Findings of this study offer an understanding of first year veterinary students’ attitudes and behaviours regarding their personal health and nutrition information-seeking habits. Though PHPs were the most commonly reported primary information source by students for general health information, the Internet search engine Google was the next-most reported source and was the highest-ranked primary information source for students’ personal nutrition needs. Research indicates that young, highly educated, healthy females may be especially active in online HISB in the US population, and these predictors have remained consistent over time (Percheski & Hargittai, 2011; Rice, 2006; and Song & Oh, 2015). These demographic identities align well with our study population, with a distinct female gender bias (285/322 [89%]). This may be one reason why online information sources were highlighted in our findings and reflects the gender composition at other veterinary colleges (Royal et al., 2018). Moreover, high reliance on the Internet is consistent with existing literature investigating health and nutrition information-seeking behaviours amongst diverse student populations (Basch et al., 2018; O’Carroll et al., 2015; and Schleyer et al., 2012), and in the animal health information-seeking habits of veterinary students (Weiner et al., 2011; Lai et al., 2019; and Kamleh et al., 2021).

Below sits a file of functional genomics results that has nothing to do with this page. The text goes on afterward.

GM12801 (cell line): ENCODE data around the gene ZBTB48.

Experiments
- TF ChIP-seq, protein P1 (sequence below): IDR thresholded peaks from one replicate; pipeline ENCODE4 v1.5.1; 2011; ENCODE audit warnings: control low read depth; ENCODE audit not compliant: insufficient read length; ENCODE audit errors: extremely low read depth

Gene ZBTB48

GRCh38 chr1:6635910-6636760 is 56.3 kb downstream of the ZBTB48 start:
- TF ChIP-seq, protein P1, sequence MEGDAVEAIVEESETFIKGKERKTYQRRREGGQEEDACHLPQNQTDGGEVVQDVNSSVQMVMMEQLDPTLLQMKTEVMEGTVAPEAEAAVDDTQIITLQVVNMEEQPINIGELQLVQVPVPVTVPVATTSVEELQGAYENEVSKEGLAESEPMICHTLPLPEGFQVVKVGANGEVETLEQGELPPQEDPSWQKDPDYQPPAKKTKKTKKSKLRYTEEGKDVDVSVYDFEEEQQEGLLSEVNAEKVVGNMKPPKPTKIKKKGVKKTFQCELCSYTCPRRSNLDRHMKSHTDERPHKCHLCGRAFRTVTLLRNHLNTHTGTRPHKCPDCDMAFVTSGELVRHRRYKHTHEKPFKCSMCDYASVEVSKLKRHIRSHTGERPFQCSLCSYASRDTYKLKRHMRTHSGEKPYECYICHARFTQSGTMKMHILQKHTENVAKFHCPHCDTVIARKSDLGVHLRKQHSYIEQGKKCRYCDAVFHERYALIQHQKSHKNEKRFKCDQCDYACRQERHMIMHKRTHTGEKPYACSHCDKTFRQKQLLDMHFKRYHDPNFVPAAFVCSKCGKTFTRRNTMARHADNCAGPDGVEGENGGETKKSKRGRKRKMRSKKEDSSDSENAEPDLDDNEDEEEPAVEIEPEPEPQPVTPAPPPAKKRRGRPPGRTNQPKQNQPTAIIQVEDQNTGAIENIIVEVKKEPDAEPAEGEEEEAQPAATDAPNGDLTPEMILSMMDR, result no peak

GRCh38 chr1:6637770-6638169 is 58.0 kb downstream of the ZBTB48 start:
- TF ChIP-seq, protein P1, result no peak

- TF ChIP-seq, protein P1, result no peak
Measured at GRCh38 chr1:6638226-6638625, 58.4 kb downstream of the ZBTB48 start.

Information-seeking attitudes and perceptions